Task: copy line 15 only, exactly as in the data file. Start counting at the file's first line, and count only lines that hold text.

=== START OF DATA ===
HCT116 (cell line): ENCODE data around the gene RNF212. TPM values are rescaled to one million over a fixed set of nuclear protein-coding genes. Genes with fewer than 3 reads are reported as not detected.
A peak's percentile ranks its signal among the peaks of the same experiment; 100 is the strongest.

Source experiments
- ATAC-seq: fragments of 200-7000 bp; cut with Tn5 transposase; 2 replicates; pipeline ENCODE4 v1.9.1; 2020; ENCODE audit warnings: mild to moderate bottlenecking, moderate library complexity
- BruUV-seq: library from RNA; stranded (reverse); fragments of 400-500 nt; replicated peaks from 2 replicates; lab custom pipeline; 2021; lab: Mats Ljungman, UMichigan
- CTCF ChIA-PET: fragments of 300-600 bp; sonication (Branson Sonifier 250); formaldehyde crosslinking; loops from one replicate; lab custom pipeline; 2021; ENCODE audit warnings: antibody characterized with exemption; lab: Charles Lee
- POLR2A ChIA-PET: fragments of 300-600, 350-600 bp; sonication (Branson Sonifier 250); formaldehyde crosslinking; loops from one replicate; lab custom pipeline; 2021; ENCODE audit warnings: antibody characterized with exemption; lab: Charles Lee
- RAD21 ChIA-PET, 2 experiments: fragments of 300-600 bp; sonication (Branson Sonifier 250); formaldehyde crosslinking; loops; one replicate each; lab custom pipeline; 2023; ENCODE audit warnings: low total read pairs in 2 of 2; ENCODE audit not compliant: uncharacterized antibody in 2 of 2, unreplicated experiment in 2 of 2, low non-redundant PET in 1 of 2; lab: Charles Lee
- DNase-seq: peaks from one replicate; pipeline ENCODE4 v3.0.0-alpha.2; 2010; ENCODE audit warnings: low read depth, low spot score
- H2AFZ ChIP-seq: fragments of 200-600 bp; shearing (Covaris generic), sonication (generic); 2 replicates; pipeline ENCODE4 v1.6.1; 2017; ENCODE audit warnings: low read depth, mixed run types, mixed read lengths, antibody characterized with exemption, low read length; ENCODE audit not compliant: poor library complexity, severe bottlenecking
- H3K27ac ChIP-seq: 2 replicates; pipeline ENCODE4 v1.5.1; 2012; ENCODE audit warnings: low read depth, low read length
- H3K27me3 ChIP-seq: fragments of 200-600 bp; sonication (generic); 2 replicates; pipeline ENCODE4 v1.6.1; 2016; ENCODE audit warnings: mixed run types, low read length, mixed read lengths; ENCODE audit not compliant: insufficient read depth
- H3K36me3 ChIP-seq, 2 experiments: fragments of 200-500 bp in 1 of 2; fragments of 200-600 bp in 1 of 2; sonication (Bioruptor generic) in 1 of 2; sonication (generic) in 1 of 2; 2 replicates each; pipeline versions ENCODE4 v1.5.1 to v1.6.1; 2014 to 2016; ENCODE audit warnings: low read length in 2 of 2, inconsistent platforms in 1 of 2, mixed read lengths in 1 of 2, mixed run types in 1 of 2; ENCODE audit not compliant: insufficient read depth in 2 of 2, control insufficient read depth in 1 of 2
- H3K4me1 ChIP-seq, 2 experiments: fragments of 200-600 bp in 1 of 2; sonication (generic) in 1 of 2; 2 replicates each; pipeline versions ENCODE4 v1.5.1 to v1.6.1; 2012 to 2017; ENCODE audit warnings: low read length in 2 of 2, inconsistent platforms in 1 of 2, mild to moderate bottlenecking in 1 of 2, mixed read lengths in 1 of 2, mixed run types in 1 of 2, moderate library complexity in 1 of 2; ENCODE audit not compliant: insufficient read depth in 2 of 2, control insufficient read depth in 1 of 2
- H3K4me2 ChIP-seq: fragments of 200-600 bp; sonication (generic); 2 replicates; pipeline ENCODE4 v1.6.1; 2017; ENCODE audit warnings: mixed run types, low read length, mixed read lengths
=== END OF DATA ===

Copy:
- H3K4me2 ChIP-seq: fragments of 200-600 bp; sonication (generic); 2 replicates; pipeline ENCODE4 v1.6.1; 2017; ENCODE audit warnings: mixed run types, low read length, mixed read lengths